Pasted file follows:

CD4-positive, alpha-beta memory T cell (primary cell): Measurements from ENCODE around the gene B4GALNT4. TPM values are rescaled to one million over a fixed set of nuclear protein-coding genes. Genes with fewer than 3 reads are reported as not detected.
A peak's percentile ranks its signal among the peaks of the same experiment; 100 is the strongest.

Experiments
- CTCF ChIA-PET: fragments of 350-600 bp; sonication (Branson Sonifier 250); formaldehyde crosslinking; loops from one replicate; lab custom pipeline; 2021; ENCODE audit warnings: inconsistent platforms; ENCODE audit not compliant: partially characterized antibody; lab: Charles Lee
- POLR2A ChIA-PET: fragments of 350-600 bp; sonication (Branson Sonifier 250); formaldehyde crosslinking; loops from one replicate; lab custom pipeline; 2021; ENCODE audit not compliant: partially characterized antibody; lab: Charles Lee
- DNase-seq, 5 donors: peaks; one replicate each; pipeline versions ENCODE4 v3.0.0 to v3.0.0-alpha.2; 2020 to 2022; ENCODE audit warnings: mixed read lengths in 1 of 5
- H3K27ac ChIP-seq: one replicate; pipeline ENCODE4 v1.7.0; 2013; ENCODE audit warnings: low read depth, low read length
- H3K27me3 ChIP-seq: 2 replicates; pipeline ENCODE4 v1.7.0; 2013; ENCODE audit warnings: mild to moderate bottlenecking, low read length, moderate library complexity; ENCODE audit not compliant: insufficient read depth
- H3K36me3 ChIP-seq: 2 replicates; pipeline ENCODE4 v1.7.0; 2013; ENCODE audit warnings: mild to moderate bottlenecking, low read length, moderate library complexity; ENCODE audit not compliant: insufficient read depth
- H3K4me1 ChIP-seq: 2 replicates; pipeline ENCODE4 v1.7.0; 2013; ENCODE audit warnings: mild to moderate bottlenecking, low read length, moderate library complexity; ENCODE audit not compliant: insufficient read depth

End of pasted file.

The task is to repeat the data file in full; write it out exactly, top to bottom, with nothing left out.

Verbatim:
CD4-positive, alpha-beta memory T cell (primary cell): Measurements from ENCODE around the gene B4GALNT4. TPM values are rescaled to one million over a fixed set of nuclear protein-coding genes. Genes with fewer than 3 reads are reported as not detected.
A peak's percentile ranks its signal among the peaks of the same experiment; 100 is the strongest.

Experiments
- CTCF ChIA-PET: fragments of 350-600 bp; sonication (Branson Sonifier 250); formaldehyde crosslinking; loops from one replicate; lab custom pipeline; 2021; ENCODE audit warnings: inconsistent platforms; ENCODE audit not compliant: partially characterized antibody; lab: Charles Lee
- POLR2A ChIA-PET: fragments of 350-600 bp; sonication (Branson Sonifier 250); formaldehyde crosslinking; loops from one replicate; lab custom pipeline; 2021; ENCODE audit not compliant: partially characterized antibody; lab: Charles Lee
- DNase-seq, 5 donors: peaks; one replicate each; pipeline versions ENCODE4 v3.0.0 to v3.0.0-alpha.2; 2020 to 2022; ENCODE audit warnings: mixed read lengths in 1 of 5
- H3K27ac ChIP-seq: one replicate; pipeline ENCODE4 v1.7.0; 2013; ENCODE audit warnings: low read depth, low read length
- H3K27me3 ChIP-seq: 2 replicates; pipeline ENCODE4 v1.7.0; 2013; ENCODE audit warnings: mild to moderate bottlenecking, low read length, moderate library complexity; ENCODE audit not compliant: insufficient read depth
- H3K36me3 ChIP-seq: 2 replicates; pipeline ENCODE4 v1.7.0; 2013; ENCODE audit warnings: mild to moderate bottlenecking, low read length, moderate library complexity; ENCODE audit not compliant: insufficient read depth
- H3K4me1 ChIP-seq: 2 replicates; pipeline ENCODE4 v1.7.0; 2013; ENCODE audit warnings: mild to moderate bottlenecking, low read length, moderate library complexity; ENCODE audit not compliant: insufficient read depth